Bismuth Metal Ingots


  • Bi : 99.99% min

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A metal that has emerged as an ideal substitute for lead, mercury, cadmium, antimony and other toxic metals, in the market. This metal can be found easily in low-melt alloys. This silver, brittle metal with faint pink tinge has Bi as atomic symbol, 83 as atomic number. It can melt at 521 C temperature and boil at 2847 C. This metal with a density of 9.78 g/cm3 and 2.25 Mohs hardness is a non-toxic and stable to water & oxygen. This corrosion resistant metal when heated in open generates blue flame and yellow clouds of its oxide. In comparison to other metal elements, this metal has the highest electrical resistance.


This metal can be naturally found in Bi2S3 and Bi2O3. It is also heavily produced as a by-product in the process of lead smelting. It can also be extracted from ores of zinc, tin and tungsten. Betterton-Kroll and the Betts are two processes that are carried out to extract bismuth metal from lead. China, Belgium, UK, Peru, Mexico are some of the largest producers of bismuth.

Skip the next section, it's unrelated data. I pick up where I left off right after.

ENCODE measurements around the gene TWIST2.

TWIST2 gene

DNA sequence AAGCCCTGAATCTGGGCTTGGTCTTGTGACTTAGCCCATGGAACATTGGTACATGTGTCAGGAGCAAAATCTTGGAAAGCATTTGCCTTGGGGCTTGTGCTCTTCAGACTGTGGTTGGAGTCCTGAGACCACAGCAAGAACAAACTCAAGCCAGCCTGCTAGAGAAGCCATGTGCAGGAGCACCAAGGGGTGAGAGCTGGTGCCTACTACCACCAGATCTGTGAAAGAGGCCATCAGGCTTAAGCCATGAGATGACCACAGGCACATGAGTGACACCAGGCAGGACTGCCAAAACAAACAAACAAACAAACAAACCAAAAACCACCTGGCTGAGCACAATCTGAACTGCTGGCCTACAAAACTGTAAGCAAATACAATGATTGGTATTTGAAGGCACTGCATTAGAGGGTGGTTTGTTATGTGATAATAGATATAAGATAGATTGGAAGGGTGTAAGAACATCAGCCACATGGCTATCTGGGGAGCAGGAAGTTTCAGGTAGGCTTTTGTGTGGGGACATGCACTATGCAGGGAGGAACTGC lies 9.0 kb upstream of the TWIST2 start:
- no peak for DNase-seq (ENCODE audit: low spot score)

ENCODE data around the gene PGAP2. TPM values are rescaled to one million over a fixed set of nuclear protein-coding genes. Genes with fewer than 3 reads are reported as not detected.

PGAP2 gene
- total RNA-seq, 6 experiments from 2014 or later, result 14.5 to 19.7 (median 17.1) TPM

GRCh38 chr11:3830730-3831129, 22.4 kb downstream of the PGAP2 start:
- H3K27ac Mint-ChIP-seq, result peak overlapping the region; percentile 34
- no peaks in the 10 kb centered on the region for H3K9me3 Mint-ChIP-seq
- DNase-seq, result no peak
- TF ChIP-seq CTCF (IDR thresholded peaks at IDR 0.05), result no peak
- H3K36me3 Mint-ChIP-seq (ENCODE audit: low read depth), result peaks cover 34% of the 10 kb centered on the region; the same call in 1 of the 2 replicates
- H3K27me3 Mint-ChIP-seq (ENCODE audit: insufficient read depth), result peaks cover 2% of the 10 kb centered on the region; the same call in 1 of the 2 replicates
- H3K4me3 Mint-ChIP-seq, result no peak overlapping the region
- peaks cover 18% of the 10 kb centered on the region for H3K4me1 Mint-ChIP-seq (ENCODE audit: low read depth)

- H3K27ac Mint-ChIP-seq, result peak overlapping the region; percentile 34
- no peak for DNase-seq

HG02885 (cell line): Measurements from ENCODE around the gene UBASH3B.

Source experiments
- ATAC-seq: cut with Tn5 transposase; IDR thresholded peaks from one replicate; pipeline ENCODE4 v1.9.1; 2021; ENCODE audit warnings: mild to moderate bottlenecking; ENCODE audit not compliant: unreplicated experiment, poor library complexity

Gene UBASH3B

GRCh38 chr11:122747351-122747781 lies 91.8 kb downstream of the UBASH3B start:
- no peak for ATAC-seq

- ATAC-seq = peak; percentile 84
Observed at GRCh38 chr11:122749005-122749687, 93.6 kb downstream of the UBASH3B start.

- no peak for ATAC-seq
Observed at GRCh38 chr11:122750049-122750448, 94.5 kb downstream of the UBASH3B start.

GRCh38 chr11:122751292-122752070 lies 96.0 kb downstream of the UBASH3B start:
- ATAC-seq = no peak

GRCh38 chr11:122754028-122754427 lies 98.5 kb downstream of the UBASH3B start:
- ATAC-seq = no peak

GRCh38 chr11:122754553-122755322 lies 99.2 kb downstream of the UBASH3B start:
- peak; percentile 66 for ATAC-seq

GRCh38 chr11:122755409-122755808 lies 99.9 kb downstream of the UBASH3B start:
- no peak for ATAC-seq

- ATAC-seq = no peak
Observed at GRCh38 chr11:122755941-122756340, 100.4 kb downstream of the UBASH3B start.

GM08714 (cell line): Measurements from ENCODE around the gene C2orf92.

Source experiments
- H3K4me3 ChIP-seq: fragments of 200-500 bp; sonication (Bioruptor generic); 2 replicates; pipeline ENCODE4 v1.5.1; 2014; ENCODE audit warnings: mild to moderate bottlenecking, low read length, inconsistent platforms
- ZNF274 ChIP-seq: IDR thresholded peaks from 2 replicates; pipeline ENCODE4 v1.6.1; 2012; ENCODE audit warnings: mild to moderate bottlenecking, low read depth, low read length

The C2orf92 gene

Pure Bismuth is not used in metallurgical applications, given to its high brittleness. It is therefore finds use as an additive alloy in steel, iron, copper and aluminum. This is alloyed with other metals in order to make resultant alloys tougher and machineable. It is also used in production of pigments, crystal ware and ceramic glazes. Additionally, it is used in the foundry and pharmaceutical industry.